Batch effects are technical sources of variation, e.g. different processing times or different handlers, which may confound the discovery of real explanatory variables from data.
Batch effects are pervasive and pertinent to all types of high-throughput biological platforms but also to low-throughput methods such as PCR and western blots. Although high-throughput technologies provide higher scalability and coverage, obtaining sufficiently large datasets suitable for clinical analysis requires multiple handlers, reagent batches, machines, segregated running times, etc. Moreover, the burden of data generation is usually borne amongst several collaborating laboratories. In practice, batch effects are almost inevitable.
You might imagine that understanding batches is imperative if we wished to do a good job at big data analysis and also to ensure that whatever gene sets we are evaluating for are truly relevant.
The most common way to deal with batch effects is to attempt to remove them via normalization and/or batch effect-correction algorithms (BECAs). Unfortunately, we overestimate our ability to mitigate batch effects and new problems are emerging: e.g. incomplete removal of batch effects or botched removal attempts given uneven sample-class representation across batches may produce adverse effects.
As today’s data science relies heavily on machine learning and AI tools to learn from weakly-informative variables, ensuring batch effects are mitigated well is even more important than ever: new evidence suggests batch effects specifically inflate cross-validation accuracy — important because cross-validation is the de facto standard for classifier evaluation in the absence of independent validation datasets. Finally and critically, batch effects may obscure/confound biologically important subpopulation effects. Subpopulations are typically under-represented in data and hard to isolate/identify. However, they represent differential etiologies, and so warrant different treatment strategies. Subpopulation effects (and these are clinically valuable) may resemble batch effects, and batch-effect correction can unintentionally remove the former.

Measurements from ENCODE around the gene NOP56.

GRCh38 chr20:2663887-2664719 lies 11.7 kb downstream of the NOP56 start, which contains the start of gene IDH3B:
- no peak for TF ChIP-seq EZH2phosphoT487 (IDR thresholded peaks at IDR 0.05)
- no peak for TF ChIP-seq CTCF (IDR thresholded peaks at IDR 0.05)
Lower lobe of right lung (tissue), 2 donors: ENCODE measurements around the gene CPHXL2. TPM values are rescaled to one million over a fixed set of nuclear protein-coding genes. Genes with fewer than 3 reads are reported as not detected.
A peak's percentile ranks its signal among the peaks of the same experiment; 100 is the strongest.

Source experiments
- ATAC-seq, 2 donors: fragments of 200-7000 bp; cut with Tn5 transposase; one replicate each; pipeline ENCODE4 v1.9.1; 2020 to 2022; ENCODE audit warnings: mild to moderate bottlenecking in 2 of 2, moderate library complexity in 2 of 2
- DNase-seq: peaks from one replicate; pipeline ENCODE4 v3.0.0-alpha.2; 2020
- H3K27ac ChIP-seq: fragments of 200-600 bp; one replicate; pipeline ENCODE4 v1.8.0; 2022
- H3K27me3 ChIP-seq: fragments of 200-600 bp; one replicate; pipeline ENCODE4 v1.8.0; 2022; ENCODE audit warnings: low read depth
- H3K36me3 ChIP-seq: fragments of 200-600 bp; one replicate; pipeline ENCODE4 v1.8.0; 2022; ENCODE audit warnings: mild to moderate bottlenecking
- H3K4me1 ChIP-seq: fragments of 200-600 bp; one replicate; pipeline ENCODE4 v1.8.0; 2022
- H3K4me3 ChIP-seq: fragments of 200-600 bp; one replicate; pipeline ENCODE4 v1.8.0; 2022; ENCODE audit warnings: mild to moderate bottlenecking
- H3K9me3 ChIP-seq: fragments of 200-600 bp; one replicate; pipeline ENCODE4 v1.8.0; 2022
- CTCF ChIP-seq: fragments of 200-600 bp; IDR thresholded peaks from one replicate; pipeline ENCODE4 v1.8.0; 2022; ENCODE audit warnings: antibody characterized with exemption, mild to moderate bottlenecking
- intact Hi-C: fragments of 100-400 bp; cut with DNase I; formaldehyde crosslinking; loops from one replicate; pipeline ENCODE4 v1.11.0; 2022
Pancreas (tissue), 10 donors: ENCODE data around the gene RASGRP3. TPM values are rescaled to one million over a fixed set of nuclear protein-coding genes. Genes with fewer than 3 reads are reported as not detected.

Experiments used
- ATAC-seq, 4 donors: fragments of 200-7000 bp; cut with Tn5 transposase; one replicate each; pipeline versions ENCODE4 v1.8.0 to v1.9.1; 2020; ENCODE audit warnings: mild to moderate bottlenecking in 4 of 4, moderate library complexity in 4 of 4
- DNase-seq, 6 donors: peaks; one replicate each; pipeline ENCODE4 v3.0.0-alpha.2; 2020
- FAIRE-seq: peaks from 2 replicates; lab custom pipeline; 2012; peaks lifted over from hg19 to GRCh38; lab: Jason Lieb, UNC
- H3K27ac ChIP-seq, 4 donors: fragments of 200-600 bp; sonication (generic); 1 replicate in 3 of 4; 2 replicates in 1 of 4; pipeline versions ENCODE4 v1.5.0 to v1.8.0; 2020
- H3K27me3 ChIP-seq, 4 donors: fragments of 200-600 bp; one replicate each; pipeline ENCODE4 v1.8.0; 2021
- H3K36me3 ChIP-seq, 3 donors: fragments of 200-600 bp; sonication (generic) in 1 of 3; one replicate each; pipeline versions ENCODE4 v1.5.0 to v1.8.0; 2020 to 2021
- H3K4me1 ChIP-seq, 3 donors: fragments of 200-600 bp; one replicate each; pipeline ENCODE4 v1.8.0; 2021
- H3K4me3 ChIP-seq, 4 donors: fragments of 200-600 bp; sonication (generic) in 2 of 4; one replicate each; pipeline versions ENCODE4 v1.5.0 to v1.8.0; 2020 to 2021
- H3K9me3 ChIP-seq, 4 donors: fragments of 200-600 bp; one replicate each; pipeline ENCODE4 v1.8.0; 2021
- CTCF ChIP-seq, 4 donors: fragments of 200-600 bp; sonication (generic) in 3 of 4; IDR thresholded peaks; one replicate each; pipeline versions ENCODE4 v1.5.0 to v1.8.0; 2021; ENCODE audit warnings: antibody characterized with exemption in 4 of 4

A: We may broadly categorize biological features as those which are associated with class effect (Class-related), batch effect (Batch-related) or completely neutral (Non-related). B: Despite the seeming resolution of batch effect as shown in the principal-component scatterplot (i.e., same class samples aggregate together), individual features may still exhibit strong batch correlation. In this case, a top-ranked feature has stronger correlation with batch (1 and 2) than with class (N and D). C: Meta-analysis does not always agree with each other and can cause us to lose sight of the true picture. Here, we show the correlation between two features, genes X and Y, across studies 1 to 3. The dotted colored lines correspond to the regression for each study, which suggests different relationships between X and Y. The purple dotted line is the true relationship, observable only by combining all three studies. D: Subpopulation effects, if not properly protected, can be lost via batch-effect correction. Information on disease subpopulations can be critical; e.g. in breast cancer, patients are allotted different treatments based on whether they express the estrogen receptor or not. Since certain drugs target the estrogen receptor, patients who do not express the receptor will not benefit from the drug yet have to suffer its potential side effects.